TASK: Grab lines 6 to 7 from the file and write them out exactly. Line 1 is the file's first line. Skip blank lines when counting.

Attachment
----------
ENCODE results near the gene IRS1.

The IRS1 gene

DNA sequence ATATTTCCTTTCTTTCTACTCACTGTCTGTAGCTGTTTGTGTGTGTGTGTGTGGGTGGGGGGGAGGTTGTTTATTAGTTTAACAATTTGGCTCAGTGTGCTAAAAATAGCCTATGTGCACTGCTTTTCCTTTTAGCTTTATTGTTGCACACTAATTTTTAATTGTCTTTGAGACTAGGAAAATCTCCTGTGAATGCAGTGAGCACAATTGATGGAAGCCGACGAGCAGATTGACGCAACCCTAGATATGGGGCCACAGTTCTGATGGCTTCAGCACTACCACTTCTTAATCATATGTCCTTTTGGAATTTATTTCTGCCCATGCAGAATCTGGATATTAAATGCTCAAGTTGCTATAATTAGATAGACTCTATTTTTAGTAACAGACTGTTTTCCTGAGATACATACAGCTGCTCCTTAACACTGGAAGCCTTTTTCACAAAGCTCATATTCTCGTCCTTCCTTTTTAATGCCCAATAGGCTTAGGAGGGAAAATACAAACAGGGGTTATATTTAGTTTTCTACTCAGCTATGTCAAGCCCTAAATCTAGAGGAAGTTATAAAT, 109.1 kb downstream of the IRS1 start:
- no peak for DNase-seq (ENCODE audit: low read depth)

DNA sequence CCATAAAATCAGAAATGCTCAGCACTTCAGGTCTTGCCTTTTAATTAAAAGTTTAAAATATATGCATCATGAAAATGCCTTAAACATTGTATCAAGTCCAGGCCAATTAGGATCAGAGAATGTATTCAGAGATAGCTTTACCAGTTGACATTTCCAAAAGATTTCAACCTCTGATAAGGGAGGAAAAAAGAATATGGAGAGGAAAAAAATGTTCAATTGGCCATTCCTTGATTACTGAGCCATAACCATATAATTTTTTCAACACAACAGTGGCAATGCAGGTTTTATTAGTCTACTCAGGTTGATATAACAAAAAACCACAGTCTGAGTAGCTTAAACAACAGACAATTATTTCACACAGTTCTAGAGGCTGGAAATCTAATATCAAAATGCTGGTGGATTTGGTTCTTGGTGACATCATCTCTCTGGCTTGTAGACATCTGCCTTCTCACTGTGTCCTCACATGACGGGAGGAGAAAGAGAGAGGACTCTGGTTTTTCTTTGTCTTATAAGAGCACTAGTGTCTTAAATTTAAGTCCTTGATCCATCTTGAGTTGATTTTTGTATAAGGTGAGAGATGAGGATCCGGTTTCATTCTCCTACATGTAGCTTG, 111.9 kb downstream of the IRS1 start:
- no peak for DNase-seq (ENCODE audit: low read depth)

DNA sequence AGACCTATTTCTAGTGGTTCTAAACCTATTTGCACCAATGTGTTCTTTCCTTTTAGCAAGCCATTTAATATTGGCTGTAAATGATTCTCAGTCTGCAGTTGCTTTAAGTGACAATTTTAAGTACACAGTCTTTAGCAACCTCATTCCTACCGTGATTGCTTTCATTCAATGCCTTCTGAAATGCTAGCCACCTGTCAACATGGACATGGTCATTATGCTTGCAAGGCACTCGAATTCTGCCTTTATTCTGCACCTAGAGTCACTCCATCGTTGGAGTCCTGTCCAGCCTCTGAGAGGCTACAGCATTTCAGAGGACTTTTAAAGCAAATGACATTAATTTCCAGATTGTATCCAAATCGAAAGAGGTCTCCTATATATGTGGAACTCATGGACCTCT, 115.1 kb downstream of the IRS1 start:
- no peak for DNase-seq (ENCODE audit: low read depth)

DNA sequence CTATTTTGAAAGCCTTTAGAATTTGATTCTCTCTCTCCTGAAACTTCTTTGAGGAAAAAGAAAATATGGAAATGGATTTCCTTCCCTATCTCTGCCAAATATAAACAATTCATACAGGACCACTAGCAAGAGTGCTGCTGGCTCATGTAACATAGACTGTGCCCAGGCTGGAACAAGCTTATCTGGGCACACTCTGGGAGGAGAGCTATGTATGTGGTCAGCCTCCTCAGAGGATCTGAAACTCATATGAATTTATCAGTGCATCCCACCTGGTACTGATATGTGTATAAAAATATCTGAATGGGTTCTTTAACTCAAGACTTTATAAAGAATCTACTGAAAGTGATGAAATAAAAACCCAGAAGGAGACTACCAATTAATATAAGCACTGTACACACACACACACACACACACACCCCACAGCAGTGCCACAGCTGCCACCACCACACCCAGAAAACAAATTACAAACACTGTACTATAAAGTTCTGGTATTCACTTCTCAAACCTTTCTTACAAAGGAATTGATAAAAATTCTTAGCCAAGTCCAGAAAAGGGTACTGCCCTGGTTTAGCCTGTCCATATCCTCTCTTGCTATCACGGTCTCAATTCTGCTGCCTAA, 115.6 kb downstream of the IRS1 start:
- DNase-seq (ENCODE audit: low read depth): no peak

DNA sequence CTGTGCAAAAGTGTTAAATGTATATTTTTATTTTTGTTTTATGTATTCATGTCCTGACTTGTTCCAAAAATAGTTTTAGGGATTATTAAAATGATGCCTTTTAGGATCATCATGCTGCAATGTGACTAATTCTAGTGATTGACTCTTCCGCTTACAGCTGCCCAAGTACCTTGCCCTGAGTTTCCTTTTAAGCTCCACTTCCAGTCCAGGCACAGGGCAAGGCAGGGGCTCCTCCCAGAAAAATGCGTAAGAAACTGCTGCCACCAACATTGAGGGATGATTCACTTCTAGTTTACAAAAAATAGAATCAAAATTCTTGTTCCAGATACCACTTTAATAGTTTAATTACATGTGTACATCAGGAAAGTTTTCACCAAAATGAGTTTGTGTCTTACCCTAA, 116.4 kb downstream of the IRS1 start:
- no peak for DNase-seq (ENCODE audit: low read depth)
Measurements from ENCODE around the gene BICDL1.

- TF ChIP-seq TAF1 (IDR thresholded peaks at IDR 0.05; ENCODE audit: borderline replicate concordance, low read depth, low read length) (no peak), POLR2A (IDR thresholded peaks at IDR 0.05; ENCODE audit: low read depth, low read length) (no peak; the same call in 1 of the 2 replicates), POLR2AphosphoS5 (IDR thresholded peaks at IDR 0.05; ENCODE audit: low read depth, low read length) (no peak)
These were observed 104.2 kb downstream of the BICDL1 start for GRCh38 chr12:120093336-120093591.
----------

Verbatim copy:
- no peak for DNase-seq (ENCODE audit: low read depth)

DNA sequence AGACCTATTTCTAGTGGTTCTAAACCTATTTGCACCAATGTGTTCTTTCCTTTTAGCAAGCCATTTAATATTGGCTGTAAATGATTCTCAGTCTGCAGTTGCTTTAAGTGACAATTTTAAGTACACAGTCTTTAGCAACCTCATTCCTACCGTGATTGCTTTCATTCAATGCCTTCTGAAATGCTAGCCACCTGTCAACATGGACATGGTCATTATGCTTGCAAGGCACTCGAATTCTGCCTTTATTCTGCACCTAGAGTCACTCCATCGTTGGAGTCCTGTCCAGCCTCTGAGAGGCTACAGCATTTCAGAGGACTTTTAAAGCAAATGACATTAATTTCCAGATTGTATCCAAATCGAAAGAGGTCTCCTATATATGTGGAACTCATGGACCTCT, 115.1 kb downstream of the IRS1 start: